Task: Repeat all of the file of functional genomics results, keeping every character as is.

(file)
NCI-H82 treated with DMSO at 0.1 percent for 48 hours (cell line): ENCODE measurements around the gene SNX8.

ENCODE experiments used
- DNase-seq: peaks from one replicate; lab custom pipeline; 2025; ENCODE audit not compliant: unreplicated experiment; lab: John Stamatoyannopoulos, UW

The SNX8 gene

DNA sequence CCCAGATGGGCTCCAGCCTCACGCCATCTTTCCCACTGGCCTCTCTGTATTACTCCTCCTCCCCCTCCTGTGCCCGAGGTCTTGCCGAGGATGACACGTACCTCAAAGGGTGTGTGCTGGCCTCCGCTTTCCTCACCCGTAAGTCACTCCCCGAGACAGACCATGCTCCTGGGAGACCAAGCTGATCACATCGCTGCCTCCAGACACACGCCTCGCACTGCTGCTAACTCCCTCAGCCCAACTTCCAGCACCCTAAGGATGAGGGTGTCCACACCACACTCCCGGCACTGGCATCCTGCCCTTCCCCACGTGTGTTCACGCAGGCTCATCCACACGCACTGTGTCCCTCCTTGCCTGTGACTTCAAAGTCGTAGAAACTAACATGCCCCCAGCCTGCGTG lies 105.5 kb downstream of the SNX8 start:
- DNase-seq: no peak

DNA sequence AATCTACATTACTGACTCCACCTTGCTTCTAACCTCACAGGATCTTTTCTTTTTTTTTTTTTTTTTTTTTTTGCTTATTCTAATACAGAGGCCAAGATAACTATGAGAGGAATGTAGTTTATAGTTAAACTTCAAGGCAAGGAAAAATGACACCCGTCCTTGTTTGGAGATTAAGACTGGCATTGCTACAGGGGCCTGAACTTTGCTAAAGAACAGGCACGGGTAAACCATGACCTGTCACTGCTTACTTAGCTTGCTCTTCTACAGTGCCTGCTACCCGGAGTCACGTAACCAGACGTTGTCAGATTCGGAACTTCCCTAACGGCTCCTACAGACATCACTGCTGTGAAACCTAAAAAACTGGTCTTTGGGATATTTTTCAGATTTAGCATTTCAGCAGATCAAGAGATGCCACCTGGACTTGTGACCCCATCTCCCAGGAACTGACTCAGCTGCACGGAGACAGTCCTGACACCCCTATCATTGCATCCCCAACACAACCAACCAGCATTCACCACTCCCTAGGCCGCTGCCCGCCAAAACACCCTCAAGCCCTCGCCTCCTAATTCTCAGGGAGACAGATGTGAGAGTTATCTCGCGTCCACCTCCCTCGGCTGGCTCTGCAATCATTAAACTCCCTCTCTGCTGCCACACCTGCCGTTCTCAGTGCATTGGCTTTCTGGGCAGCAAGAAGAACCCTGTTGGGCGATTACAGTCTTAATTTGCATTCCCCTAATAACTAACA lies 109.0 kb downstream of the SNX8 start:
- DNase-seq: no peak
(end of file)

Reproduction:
NCI-H82 treated with DMSO at 0.1 percent for 48 hours (cell line): ENCODE measurements around the gene SNX8.

ENCODE experiments used
- DNase-seq: peaks from one replicate; lab custom pipeline; 2025; ENCODE audit not compliant: unreplicated experiment; lab: John Stamatoyannopoulos, UW

The SNX8 gene

DNA sequence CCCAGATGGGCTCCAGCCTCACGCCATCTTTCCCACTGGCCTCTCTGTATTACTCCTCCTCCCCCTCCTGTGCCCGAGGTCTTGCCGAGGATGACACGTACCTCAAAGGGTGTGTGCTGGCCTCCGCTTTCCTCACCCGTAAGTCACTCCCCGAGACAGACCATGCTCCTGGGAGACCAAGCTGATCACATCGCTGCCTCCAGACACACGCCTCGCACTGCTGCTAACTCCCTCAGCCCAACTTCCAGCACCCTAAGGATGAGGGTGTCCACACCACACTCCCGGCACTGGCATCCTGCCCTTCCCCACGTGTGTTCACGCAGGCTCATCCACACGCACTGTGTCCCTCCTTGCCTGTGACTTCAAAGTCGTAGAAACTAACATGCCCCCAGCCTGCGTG lies 105.5 kb downstream of the SNX8 start:
- DNase-seq: no peak

DNA sequence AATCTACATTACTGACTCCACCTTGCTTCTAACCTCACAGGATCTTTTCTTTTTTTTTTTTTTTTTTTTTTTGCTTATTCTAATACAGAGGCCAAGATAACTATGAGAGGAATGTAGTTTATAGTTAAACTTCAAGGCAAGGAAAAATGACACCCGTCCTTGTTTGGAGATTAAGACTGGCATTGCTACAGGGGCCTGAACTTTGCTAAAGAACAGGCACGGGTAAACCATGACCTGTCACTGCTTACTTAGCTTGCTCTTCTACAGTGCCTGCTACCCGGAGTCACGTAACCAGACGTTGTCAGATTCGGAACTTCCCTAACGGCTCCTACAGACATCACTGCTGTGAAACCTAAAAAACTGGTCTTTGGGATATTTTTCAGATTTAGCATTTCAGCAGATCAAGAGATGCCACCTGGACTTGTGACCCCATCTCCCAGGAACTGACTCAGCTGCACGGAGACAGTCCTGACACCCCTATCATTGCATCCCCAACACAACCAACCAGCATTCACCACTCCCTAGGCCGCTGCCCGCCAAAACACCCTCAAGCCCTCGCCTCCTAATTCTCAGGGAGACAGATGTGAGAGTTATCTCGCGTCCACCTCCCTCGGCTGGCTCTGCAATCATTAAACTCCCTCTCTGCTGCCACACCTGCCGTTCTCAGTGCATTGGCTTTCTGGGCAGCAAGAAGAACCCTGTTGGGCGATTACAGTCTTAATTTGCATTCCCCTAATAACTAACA lies 109.0 kb downstream of the SNX8 start:
- DNase-seq: no peak